What Is a Sustainable Competitive Advantage?

Jessica Ellis
Jessica Ellis

A sustainable competitive advantage is a long-term strategy or process that allows a business to remain ahead of its competitors. Unlike short-term advantages, such as being the first to market a new type of product, a sustainable competitive advantage may be built into the fabric of a business, and will help maintain its dominance over years and even decades. The development of such an advantage often takes dedicated effort, the ability to consistently innovate, and even some luck.

Companies rely on R&D to provide the direction and innovation to propel the company's success into the next generation.
Companies rely on R&D to provide the direction and innovation to propel the company's success into the next generation.

One of the most likely sources of a sustainable competitive advantage is the ownership of a patent or trademark. Patents permit only the owner to create and license a certain product, meaning that customers can only buy it from the original source or licensed distributors. One of the keys to making a patent a sustainable advantage, however, is the inability of competitors to closely imitate the product with similar, though not infringing, versions.

The people that work at a company may be as important to creating a sustainable competitive advantage as the products the business creates. Being able to attract and retain the best minds in the field is a surefire way to create a creative and innovative environment that can benefit every part of the company. By creating a working environment that stimulates and interest workers, a company not only benefits from their best abilities, but also prevents competitors from having access to the same individuals.

How the business treats the customer may help create a sustainable competitive advantage that widens customer loyalty and creates lifelong consumers. In addition to offering great customer service, a business can develop this advantage by considering the convenience of the customer in all decisions. For instance, locating storefronts in an easily-accessed, central area with sufficient parking can consistently draw more customers. Having a wide selection of products, offering customer incentives such as rewards cards, and making returns and exchanges easy may also help develop a strong consumer base.

To sustain an advantage, a business must be able to correctly read the market and move with the times. Many successful companies consider market research and product development to be vitally important components of business, and rely on R&D to provide the direction and innovation to propel the company's success into the next generation. Even on a small business level, understanding changing trends in fashion, technology, and social awareness can help direct future production.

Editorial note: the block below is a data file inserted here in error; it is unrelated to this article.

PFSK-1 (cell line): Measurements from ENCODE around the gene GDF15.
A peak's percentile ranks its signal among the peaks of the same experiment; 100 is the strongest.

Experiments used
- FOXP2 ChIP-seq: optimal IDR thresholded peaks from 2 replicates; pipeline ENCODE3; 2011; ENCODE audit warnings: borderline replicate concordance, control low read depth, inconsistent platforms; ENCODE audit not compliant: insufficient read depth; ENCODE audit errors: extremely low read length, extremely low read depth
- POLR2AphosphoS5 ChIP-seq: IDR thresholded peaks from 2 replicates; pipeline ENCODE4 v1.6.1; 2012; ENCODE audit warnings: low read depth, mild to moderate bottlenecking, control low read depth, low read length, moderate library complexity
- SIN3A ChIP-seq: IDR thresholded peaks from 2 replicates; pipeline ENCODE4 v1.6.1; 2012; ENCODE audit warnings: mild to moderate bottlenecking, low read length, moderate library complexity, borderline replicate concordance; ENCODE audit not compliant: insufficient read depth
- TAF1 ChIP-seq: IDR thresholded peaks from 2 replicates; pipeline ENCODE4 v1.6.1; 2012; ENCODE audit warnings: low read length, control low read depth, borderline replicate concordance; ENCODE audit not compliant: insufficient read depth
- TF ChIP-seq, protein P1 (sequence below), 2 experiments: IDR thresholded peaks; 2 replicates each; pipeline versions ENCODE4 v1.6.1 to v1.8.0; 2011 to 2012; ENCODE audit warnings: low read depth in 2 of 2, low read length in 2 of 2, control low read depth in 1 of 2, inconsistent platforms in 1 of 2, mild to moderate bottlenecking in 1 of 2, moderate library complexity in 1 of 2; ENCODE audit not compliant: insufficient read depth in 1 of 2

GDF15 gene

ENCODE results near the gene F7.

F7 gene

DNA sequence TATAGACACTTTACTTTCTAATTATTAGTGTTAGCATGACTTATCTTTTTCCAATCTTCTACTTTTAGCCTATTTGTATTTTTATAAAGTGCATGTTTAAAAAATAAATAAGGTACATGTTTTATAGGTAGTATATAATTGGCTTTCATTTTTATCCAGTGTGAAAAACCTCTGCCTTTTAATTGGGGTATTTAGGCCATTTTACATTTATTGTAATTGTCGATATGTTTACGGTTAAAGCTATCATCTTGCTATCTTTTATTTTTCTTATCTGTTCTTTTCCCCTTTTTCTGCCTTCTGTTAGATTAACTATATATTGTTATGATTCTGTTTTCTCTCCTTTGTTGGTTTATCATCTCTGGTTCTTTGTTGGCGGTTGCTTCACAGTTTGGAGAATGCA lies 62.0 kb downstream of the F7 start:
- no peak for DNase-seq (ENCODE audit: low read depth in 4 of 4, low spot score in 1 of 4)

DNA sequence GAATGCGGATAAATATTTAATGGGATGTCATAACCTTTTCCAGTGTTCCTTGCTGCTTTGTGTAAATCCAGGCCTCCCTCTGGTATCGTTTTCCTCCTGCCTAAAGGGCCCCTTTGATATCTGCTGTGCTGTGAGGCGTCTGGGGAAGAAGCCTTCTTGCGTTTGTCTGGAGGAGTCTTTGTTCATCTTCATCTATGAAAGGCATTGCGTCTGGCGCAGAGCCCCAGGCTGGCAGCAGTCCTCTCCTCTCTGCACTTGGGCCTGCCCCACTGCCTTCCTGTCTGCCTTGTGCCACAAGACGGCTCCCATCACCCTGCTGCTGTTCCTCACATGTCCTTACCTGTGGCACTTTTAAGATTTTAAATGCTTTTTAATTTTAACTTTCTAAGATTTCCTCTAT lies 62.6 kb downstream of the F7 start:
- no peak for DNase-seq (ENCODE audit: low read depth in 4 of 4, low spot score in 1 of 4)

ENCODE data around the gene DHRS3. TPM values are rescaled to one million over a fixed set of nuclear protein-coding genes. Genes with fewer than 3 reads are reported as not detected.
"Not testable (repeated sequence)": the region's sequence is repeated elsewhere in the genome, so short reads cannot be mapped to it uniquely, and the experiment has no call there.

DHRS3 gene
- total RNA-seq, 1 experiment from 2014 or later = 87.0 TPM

Jessica Ellis
Jessica Ellis

With a B.A. in theater from UCLA and a graduate degree in screenwriting from the American Film Institute, Jessica is passionate about drama and film. She has many other interests, and enjoys learning and writing about a wide range of topics in her role as a wiseGEEK writer.

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Discussion Comments

One of the more creepy and incredible sustained competitive advantages that I've heard of is something that researchers discovered while looking at brain activity.

They showed people trademark logos and often, if it was a brand that the person identified with, the brain would light up as though seeing a loved one. The brand that did this most often was Coke, probably because of their extensive marketing campaign. You just can't compete with being able to re-wire a person's brain so they like a brand more.


@Iluviaporos - I have a supermarket near me that's turned that into a sustainable competitive advantage though. They keep their overhead prices as low as possible by doing things like not providing plastic bags (or charging for them) and selling some things in bulk and so forth. So they can actually often keep their prices lower than their competitors and also build brand loyalty. They market themselves as being concerned with environmental sustainability, but I think it's really more about trying to get more customers.


I guess an example of an advantage that isn't sustainable is what they call a "loss leader" in stores. You see this particularly in supermarkets and department stores.

They basically pick a well known item, possibly one that's new or trendy, and they cut the price to the point where they aren't earning money off the sale, and might even be losing money.

Because they have the price so low, people will, in theory, flock to the store in order to buy the item and will buy other things at the same time.

But this is definitely a short term competitive strategy to get an advantage over other stores on big spending days of the year.

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